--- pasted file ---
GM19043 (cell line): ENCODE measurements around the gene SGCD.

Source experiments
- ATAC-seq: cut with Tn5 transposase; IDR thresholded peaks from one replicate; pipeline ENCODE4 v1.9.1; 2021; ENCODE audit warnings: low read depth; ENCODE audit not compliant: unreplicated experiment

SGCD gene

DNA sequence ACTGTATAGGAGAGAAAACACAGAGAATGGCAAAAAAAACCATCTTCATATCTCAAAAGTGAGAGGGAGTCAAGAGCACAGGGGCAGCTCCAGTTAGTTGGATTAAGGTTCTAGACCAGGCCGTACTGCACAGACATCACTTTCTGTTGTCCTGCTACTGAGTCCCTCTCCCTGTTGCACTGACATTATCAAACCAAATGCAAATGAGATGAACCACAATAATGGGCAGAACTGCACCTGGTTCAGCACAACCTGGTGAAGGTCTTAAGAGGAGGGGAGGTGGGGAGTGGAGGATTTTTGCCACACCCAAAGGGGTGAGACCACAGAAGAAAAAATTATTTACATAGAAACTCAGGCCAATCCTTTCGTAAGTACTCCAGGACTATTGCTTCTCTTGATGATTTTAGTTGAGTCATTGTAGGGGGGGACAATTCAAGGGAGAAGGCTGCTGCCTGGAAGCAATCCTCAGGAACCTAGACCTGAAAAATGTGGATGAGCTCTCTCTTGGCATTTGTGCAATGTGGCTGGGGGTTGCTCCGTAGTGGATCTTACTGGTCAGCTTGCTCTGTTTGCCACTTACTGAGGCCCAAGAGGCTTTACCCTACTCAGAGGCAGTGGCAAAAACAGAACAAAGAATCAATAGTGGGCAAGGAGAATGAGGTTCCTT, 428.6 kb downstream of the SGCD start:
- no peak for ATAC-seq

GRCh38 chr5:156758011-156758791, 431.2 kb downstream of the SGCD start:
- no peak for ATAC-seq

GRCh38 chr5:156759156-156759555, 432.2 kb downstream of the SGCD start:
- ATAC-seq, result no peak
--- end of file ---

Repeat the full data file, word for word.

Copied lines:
GM19043 (cell line): ENCODE measurements around the gene SGCD.

Source experiments
- ATAC-seq: cut with Tn5 transposase; IDR thresholded peaks from one replicate; pipeline ENCODE4 v1.9.1; 2021; ENCODE audit warnings: low read depth; ENCODE audit not compliant: unreplicated experiment

SGCD gene

DNA sequence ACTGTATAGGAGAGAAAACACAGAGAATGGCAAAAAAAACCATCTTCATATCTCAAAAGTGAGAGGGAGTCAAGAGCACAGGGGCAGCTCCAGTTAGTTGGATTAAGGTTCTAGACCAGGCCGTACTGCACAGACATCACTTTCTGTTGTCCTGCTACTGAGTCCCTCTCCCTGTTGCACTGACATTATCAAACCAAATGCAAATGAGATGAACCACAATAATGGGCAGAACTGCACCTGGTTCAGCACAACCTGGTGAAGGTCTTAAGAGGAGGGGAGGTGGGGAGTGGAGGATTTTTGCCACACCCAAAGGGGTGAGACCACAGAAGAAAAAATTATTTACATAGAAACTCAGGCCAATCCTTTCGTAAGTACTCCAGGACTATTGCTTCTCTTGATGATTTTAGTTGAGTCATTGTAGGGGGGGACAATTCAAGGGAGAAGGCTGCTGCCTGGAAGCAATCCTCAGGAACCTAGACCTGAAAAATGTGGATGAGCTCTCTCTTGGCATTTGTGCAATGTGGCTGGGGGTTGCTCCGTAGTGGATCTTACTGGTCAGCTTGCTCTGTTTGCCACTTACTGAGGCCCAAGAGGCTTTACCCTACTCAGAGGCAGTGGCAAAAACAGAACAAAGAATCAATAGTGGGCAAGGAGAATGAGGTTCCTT, 428.6 kb downstream of the SGCD start:
- no peak for ATAC-seq

GRCh38 chr5:156758011-156758791, 431.2 kb downstream of the SGCD start:
- no peak for ATAC-seq

GRCh38 chr5:156759156-156759555, 432.2 kb downstream of the SGCD start:
- ATAC-seq, result no peak